Over the two days or so that the post has been up, Strimling has received more than 40 suggestions, some of them serious, some of them presumably tongue-in-cheek (one person suggested “Send in the Clowns,” for instance).
Here are six of the song suggestions, plucked somewhat at random from the list of recommendations by Strimling’s Facebook followers (some have swear words mixed in, for fair warning, but I wouldn’t describe any of these songs as particularly vulgar):
Rustic Overtones, “C’mon”
“If I try, I’m halfway to triumph
(So c’mon, c’mon)
If I sigh, I’m halfway to silence
I’m alive and I’m halfway to dying
(So c’mon, c’mon)
I’m halfway to laughing and halfway to crying”
Thoughts: This one gets points for being from a local band, and the “If I try, I’m halfway to triumph” sentiment is nice, but does Strimling want his musical crescendo to tell supporters he’s “halfway to dying” and “halfway to crying”?
Ariana Grande, “Focus”
“I know what I came to do
And that ain’t gonna change
So go ahead and talk your talk
‘Cause I won’t take the bait”
Thoughts: The lyrics to this song have that appropriate “Go get ’em!” type sentiment, but Ariana Grande has been a controversial figure in her young musical career for several social dustups, perhaps most significantly when she was caught on a bakery security camera inexplicably licking doughnuts and saying she hates America.
The Call, “Let the Day Begin”
“Here’s to the teachers in the crowded rooms
Here’s to the workers in the fields
Here’s to the preachers of the sacred words
Here’s to the drivers at the wheel”
Thoughts: This song features toasts to a wide range of people — those in the lyrics above, plus travelers, dreamers, soldiers and others — and fits in nicely with Strimling’s campaign message of bringing disparate Portlanders together to find a common vision for the city. Plus, it’s a hopeful song that hasn’t been overused in politics already, so it wins points for that.
Matchbox 20, “How Far We’ve Come”
“Well, I believe it all is coming to an end
Oh well, I guess, we’re gonna pretend,
Let’s see how far we’ve come
Let’s see how far we’ve come”
Thoughts: If you only read the song title, you might think this song works for an inaugural celebration, but you don’t have to listen long before you get the sense the phrase is being used sarcastically and the whole thing is about how humans are bringing about the apocalypse.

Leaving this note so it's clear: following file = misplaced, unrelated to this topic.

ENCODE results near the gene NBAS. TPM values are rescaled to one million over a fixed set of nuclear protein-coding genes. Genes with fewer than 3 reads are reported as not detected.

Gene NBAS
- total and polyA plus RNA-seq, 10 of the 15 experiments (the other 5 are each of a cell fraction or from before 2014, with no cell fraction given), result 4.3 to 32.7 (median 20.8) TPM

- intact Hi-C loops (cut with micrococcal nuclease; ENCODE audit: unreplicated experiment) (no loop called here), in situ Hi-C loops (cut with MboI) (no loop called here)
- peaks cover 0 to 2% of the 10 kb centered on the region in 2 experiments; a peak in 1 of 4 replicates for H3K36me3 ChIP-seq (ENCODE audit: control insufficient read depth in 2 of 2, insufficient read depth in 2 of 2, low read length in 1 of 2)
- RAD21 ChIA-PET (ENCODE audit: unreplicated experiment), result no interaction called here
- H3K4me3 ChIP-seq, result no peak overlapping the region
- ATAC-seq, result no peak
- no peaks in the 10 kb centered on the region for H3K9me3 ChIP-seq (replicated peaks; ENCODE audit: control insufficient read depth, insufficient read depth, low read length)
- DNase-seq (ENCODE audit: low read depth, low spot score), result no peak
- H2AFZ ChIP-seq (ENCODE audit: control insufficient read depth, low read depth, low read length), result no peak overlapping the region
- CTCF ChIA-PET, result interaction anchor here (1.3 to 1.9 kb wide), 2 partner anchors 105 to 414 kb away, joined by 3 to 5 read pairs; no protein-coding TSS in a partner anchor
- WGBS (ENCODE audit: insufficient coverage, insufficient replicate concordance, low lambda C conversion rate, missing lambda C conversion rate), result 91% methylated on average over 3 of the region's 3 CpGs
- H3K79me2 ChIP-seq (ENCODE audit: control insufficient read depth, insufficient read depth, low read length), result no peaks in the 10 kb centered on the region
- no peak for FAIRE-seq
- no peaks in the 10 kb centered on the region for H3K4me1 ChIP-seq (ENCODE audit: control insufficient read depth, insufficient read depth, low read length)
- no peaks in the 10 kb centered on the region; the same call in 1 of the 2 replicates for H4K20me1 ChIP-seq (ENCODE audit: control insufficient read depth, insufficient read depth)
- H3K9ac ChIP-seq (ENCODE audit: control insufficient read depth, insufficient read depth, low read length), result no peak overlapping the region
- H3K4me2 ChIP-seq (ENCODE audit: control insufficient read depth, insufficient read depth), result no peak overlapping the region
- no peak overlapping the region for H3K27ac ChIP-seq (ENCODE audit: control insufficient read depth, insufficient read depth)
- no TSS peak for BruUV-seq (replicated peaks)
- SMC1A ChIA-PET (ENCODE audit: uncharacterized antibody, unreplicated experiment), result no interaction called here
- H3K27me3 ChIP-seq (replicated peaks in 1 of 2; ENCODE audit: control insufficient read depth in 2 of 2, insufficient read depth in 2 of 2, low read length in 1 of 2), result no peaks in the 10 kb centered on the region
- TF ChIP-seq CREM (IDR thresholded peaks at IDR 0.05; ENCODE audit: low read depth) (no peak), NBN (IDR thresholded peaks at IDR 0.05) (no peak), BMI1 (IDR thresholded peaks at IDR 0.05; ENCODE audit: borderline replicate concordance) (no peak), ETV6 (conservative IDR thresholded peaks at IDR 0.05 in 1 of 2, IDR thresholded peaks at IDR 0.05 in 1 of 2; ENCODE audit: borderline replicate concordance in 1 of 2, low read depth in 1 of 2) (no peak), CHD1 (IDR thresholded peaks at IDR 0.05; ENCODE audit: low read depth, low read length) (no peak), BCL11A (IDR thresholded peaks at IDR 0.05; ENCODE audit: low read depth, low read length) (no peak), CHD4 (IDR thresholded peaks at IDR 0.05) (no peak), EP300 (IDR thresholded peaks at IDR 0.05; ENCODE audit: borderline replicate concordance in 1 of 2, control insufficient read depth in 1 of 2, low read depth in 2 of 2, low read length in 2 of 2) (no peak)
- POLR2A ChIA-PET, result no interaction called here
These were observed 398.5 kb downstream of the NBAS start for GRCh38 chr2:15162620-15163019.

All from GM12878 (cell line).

Pink, “Raise Your Glass”
“So raise your glass if you are wrong,
In all the right ways,
All my underdogs,
We will never be never be, anything but loud”
Thoughts: It’s definitely recognizable, and most people in attendance will probably take it for its triumphant, celebratory tone, forgiving that it’s ultimately just a catchy party song with no apparent deeper, inspirational message. Not everything needs to have a political undertone to be effective at rallying a crowd, so something like this might work, as long as Strimling doesn’t want supporters to read too deeply into his musical choices.
Schooner Fare, “Portland Town”
“Of all the places I could go,
She’s still the fairest port I know,
She works the sea and tills the farms,
And holds her children in her arms,
No place could know a prouder past,
Here comes the future full at last”
Thoughts: Another Maine band, this time with a song waxing poetic about the very city where Strimling was elected mayor. It may lack that Rocky-climbing-the-steps rock anthem feel people often associate with political rallies, but it’s hard to argue with the heritage of the band or song.
Which song do you think Strimling should use for his inaugural celebration? Click here to weigh in on his Facebook discussion directly, and feel free to leave suggestions in the comments below as well.